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Free Content How drug resistance emerges as a result of poor compliance during short course chemotherapy for tuberculosis [Counterpoint]

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Objective: To explore mechanisms by which drug resistance might arise as a result of poor compliance during short course chemotherapy.

Design: Four theoretical mechanisms are first described.

Results: Examples of the way the mechanisms probably operate are taken from: 1) a study of once-weekly chemotherapy with streptomycin and isoniazid, and 2) the pattern of drug susceptibility in cultures from patients who relapsed after the end of treatment.

Conclusion: Good compliance is vitally important. The value of a fourth drug in the initial phase of chemotherapy in preventing resistance is questioned. An explanation for mono-resistance to rifampicin in patients with the acquired immune deficiency syndrome (AIDS) is suggested.
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Keywords: compliance; drug resistance; fourth drug; mono-resistance; rifampicin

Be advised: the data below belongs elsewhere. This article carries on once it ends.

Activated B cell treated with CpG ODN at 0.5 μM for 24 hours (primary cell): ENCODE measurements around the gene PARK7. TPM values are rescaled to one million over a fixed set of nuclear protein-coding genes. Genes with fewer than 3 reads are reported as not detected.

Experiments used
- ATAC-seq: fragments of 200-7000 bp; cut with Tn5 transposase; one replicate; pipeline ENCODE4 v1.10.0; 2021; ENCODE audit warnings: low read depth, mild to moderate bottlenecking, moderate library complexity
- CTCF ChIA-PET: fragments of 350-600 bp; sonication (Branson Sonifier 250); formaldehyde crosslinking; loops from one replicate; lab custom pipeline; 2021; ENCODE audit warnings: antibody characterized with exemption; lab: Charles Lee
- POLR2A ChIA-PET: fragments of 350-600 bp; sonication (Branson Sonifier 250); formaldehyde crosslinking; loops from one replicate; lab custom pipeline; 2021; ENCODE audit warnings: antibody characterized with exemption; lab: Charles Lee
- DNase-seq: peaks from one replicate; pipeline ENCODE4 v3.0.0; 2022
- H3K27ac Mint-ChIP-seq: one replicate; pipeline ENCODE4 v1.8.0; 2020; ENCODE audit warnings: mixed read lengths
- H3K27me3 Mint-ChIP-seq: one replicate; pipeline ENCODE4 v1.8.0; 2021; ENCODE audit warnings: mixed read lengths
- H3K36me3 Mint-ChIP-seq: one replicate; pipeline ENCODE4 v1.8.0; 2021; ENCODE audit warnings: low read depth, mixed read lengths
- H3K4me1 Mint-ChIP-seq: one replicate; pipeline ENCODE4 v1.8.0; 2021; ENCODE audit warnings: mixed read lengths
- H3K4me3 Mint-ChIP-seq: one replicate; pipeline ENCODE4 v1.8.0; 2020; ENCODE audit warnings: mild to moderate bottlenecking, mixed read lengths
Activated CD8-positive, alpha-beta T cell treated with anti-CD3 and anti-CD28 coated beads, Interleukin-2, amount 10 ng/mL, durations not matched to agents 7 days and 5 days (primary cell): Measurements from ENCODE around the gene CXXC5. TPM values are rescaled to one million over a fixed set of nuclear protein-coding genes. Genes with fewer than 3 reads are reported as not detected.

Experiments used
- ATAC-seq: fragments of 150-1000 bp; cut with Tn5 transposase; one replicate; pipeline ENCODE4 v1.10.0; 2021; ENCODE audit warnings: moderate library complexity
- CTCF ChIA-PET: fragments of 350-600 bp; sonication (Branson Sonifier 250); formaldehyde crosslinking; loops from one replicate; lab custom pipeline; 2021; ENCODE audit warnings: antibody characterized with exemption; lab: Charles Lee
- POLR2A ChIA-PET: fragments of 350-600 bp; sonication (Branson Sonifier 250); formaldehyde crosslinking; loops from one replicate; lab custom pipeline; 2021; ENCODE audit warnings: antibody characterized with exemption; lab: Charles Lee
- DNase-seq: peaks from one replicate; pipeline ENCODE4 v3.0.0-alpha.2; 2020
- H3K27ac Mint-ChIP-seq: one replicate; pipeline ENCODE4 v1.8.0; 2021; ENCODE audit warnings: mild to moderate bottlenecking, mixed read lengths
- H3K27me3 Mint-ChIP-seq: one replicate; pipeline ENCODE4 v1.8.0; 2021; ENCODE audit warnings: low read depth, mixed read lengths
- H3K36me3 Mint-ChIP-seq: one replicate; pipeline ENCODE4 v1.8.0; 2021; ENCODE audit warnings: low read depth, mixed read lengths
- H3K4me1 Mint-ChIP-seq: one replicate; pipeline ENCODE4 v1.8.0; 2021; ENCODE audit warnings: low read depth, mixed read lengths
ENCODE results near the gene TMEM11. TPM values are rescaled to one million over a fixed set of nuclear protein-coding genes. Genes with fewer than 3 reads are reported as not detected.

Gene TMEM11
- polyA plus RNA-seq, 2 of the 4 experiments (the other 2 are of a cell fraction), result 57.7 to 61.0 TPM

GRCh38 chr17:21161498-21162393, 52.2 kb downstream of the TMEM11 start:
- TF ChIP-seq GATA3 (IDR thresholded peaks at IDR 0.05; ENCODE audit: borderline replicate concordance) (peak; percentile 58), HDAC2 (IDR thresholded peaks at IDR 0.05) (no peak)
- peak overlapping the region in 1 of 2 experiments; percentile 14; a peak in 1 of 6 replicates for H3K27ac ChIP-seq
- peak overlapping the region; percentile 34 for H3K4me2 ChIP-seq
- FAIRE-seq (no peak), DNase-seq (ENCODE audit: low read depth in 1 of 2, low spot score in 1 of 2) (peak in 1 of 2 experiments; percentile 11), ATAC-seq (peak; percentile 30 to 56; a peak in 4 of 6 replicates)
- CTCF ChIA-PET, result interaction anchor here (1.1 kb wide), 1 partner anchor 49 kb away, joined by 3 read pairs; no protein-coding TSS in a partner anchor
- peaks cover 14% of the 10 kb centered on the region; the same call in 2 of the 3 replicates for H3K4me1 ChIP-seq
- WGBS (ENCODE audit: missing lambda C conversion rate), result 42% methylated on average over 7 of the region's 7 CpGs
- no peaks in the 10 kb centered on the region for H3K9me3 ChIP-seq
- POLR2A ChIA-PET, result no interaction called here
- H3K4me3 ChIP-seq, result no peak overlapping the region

Document Type: Miscellaneous

Affiliations: Department of Medical Microbiology, St. George's Hospital Medical School, London, UK

Publication date: 1998-01-01

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  • The International Journal of Tuberculosis and Lung Disease publishes articles on all aspects of lung health, including public health-related issues such as training programmes, cost-benefit analysis, legislation, epidemiology, intervention studies and health systems research. The IJTLD is dedicated to the continuing education of physicians and health personnel and the dissemination of information on tuberculosis and lung health world-wide.

    Certain IJTLD articles are selected for translation into French, Spanish, Chinese or Russian. They are available on the Union website

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